As noted earlier, i'm just gonna gloss through nutrition by telling what my plan is and letting you take what you will from that. I'll be sporting a Camelbak vest and one or two bottles on my bike depending on the section of course. I prefer to be prepared in case there isn't a rogue aid station as opposed to relying on them and getting burnt. Vest will be water only and bottles will be mix. I'll be using Maurten and Carborocket 333 for liquid calories. I prefer gel flasks versus gel packets because they're easier to use, make less waste and i can adjust my intake on the fly. I save gels and fluid calories for the tough sections where it's hard to eat. On the bike paths, roads and smooth trails i'll be eating some type of bar, chips, cookies, etc.. I like to get some solid food down coming into Jackson Park as it's hard to eat much in RAMBA land. I recommend eating a decent "meal" when you get to Jackson Park. The time it takes to eat a burrito and down a Coke will pay dividends when you're not bonking and walking up all the hills an hour later. I like small turkey/cheese sandwiches, bacon and soda to boost energy. Stay on top of snacking as much as possible even if it's just a GU chomp or two every 20 minutes. Keeping nutrtion coming in regularly will stabilize blood sugar and give you consistent energy versus bonking then drinking a 2 liter of Coke to recover. i'll save the caffeine for later in the game when my reactions start to slow in the last few hours. This year i'll be adding some Floyd's of Leadville CBD chews to my arsenal as opposed to Ibuprofen. I'll also carry electrolyte pills such as the Carborocket Rocketlytes to help balance out what i'm losing in sweat.

Stay hydrated out there folks! (This message approved by Blackrocks Brewery).

No matter how hungry you get, don't eat these "chips".

Equipment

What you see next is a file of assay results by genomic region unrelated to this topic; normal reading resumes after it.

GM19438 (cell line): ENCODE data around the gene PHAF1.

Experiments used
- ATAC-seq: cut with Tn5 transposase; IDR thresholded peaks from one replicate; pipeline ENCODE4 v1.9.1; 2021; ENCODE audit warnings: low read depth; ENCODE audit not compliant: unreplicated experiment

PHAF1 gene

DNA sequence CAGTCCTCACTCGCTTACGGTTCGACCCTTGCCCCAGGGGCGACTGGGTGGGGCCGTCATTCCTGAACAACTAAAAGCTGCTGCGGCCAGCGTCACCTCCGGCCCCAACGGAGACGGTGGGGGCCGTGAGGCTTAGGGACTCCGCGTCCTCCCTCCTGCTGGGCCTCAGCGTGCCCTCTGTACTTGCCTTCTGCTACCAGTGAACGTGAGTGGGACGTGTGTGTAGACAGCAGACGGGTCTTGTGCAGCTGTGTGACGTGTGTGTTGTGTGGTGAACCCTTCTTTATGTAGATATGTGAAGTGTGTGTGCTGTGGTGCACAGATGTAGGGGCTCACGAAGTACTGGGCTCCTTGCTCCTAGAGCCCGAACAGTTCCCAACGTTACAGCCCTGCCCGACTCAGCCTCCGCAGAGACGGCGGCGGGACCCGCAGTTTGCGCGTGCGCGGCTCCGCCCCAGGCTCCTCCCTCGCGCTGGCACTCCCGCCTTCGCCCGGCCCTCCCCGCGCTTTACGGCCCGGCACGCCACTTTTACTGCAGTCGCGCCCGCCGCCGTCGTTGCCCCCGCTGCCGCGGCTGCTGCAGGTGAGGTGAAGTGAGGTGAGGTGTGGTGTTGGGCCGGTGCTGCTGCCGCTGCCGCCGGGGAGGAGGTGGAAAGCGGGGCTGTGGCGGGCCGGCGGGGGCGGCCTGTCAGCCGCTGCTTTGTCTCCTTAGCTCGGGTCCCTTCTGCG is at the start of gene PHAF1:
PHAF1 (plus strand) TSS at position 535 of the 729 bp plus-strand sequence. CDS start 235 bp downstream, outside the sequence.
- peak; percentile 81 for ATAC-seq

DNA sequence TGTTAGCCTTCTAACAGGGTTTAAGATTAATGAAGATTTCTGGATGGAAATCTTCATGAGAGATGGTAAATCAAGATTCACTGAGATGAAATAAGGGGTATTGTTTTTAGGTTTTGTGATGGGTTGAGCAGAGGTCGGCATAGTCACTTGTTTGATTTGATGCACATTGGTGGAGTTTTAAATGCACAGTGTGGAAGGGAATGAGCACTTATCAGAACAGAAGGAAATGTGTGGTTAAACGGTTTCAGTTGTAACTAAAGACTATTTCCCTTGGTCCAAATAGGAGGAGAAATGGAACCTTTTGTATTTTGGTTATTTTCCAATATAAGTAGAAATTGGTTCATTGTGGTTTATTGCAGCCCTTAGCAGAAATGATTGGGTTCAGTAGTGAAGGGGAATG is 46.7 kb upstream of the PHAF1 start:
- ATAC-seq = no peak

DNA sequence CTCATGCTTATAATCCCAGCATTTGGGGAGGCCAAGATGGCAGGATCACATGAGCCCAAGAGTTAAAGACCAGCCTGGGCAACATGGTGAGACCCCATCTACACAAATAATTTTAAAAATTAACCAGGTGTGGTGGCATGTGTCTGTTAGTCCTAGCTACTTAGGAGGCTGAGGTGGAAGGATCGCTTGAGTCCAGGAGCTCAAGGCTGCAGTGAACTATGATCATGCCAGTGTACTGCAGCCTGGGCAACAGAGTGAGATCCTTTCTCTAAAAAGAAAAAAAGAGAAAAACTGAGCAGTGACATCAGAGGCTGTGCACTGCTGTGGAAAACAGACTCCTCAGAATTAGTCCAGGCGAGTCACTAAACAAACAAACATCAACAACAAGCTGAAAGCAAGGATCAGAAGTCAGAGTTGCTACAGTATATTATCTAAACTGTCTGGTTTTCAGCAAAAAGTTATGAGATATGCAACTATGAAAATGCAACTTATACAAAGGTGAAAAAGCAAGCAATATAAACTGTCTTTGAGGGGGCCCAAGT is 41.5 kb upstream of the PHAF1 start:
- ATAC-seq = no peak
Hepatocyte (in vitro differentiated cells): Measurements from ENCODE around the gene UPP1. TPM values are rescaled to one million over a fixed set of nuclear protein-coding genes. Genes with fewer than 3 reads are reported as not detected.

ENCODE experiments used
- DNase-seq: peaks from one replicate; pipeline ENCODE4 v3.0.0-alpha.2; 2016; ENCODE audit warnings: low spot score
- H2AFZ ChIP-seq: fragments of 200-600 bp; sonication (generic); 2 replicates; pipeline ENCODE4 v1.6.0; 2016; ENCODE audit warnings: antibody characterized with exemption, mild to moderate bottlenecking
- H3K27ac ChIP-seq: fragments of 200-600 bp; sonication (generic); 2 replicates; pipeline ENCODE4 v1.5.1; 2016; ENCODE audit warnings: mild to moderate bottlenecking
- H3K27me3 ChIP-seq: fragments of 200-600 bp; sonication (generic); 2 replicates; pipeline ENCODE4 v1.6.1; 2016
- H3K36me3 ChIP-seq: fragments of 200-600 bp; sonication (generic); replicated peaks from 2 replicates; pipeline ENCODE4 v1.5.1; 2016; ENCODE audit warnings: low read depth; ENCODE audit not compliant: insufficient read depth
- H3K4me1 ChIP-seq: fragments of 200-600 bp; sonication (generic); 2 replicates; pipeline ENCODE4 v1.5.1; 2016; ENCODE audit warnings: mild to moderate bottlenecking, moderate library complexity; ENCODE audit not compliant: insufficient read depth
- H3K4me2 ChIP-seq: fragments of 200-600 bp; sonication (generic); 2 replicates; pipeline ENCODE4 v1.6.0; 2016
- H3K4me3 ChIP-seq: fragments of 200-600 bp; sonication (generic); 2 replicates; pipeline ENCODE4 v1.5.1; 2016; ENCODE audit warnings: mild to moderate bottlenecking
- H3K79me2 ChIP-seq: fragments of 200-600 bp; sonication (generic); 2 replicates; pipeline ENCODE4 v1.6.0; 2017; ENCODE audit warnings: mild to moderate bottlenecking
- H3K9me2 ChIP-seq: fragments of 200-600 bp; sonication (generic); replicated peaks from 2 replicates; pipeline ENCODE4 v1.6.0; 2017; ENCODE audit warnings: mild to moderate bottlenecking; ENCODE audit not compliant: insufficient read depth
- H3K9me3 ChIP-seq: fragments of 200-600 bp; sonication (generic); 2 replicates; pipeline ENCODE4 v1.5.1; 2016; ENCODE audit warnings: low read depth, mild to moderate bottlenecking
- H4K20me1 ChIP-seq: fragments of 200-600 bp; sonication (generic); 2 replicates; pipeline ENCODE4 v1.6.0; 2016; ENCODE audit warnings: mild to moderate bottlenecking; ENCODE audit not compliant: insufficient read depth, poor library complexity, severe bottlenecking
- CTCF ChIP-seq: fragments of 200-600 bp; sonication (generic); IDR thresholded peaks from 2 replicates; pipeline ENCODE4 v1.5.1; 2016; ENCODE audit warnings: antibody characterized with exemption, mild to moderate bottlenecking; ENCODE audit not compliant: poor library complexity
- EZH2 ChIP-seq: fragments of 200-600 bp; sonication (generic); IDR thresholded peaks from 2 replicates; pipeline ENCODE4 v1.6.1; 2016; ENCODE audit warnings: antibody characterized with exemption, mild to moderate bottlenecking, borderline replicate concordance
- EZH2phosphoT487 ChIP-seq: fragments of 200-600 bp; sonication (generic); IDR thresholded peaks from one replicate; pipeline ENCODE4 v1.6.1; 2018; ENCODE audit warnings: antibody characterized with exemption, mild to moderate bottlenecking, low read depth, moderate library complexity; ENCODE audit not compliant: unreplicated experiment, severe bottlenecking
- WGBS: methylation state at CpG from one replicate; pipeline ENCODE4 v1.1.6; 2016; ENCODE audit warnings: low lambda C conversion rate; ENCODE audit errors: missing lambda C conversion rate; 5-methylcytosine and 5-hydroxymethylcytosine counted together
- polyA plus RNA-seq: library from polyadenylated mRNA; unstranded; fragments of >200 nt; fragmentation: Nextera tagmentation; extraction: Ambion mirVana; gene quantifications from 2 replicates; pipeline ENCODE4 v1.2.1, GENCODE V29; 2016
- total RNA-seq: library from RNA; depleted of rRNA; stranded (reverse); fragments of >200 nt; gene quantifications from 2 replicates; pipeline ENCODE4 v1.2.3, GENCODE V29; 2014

You're going to want a stout setup for this event. Leave the light skin racing tires at home and toss something durable on with an extra ounce of tubeless sealant. Set that suspension up softer than usual if you've got it, and make sure that rebound is dialed in! I'll be riding the latest iteration of the Salsa Spearfish with 100mm of travel out back and 110mm of travel up front. I've chosen the Fox Stepcast 34 because i like a stiffer fork in rowdy terrain. While you don't want to be lugging a hog up the hills i'll say weight isn't as much of a priority for me when it comes to this event. My bike is right around 25 pounds. I'll be running Vittoria tires with TNT casing. They're a bit hefty but i like how tough and grippy they are. I've also opted for 2.35 versus a narrower tread for extra traction. Shifty bits are SRAM AXS Eagle with a 32t chainring. I've used a 34t with an 11-40 cassette in the past and it worked just fine, but the Eagle helps me clear some otherwise tricky stuff and i've found little use for a 34t chainring up in Marquette. I'd rather have my chain spend most of the time in the middle of the cassette to avoid cross-chain friction and issues. I'll also be rocking a dropper for this event to help get the seat lower for the steep stuff and also negotiating steep climbs where i need to maneuver the bike. To track output and exertion i'll have a SRAM Quarq power meter along with Shimano XTR pedals to lay that power down. My frame will be set in the high bottom bracket position to avoid pedal strikes and the suspension will be setup to be more forgiving. I'll have sintered metal pads on in case it is wet and for extra bite. Velocity USA Blunt SS hand-built wheels laced to Industry Nine hydra hubs will help me ratchet my way up and over obstacles and give my tubeless setup the ideal width to stay seated.